Objective: To survey university students on their views concerning the respect for autonomy of patients and the best interest of patients in relation to the withholding of resuscitation.
Methods: A cross-sectional survey among university students of medicine, nursing, philosophy, law and theology of the first and the final study years at the University of Ljubljana and the University of Zagreb was conducted during the academic year of 2016/2017. A questionnaire constructed by Janiver et al. presenting clinical case vignettes was used.
Results: The survey response rates for students in Ljubljana and Zagreb were 45.4% (512 students) and 37.9% (812 students), respectively. The results of our research show statistically significant differences in do-not resuscitate decisions in different cases between medical and non-medical students in both countries. Male and religious students in both countries have lower odds of respecting relatives' wishes for the withholding of resuscitation (odds ratio 0.49-0.54; 95% confidence interval). All students agreed that they would first resuscitate children if they had to prioritize among patients.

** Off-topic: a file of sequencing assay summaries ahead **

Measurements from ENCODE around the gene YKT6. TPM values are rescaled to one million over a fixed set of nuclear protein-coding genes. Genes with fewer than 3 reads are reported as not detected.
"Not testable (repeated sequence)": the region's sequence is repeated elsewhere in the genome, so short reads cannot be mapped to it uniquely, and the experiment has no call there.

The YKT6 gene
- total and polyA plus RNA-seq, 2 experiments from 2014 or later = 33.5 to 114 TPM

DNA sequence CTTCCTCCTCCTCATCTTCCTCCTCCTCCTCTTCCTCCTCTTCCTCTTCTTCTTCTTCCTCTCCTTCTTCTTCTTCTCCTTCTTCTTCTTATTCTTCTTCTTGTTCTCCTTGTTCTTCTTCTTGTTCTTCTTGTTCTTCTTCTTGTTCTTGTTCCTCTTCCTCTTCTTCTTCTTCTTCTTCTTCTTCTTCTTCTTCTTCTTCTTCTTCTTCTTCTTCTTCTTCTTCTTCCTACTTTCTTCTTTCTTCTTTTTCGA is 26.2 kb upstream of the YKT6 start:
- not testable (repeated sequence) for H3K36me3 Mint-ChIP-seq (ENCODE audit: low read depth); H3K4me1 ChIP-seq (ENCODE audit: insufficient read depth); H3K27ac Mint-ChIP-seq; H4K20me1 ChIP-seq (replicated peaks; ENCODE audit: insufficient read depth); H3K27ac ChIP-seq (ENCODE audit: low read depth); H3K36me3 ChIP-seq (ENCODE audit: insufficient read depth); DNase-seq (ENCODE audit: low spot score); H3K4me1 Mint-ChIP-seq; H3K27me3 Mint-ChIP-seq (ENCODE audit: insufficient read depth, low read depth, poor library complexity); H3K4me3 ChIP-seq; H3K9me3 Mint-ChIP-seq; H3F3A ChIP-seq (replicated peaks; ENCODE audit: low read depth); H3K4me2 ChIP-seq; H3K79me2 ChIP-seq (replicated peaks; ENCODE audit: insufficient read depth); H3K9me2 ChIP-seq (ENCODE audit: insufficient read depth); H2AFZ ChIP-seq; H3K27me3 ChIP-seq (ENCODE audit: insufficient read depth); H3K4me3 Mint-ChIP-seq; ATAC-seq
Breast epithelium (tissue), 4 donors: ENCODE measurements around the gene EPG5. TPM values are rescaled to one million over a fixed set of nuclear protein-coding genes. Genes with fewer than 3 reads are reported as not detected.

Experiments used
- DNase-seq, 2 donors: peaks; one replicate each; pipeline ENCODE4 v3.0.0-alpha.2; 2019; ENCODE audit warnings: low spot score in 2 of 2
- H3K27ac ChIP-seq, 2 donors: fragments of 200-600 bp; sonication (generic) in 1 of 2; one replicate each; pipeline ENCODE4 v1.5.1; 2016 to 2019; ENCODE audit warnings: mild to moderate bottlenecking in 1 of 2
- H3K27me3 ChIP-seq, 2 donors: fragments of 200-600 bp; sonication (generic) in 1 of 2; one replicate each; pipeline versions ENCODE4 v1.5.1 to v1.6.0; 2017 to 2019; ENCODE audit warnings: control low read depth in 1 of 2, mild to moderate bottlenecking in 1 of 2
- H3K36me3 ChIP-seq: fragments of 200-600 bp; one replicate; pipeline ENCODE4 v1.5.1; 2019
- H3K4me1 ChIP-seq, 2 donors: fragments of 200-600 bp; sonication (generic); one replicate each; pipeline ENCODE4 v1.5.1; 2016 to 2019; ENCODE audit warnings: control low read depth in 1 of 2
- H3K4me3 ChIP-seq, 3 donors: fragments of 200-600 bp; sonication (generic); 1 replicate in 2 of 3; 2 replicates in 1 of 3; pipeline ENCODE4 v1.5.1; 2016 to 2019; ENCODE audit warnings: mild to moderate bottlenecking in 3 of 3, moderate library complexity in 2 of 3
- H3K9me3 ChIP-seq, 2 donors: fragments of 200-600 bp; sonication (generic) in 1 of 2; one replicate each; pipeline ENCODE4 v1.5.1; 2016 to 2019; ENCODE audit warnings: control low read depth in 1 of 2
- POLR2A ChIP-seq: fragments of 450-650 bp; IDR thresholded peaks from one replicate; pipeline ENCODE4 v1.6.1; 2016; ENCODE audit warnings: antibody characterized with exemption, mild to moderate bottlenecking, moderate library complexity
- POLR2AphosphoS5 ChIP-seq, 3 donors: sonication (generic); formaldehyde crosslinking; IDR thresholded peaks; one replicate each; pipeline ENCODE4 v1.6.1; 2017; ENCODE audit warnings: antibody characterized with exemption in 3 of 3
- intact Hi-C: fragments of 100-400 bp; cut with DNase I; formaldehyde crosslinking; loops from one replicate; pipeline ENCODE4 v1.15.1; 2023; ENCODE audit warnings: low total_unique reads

Conclusions: Our study clearly shows that gender, religious beliefs, and type of study are important factors associated with the decisions pertaining to the respect for autonomy, patient's best interest, and initiation or withholding of resuscitation.
BACKGROUND: Palliative care is aimed at improving the quality of life of an individual with chronic noncommunicable disease and their care partners. Limitations in the provision of palliative care are mainly lack of knowledge and experience by nurses, fear of treating palliative persons, loss of control over treatment and fear of providing poor-quality palliative care to persons and care partners.
AIM: The aim of this study was to investigate the perception, knowledge and attitudes of palliative care by nurses who use palliative care approaches in practice, as well as the difference in perception, knowledge and attitudes of palliative care between nurses in Slovenia and Finland.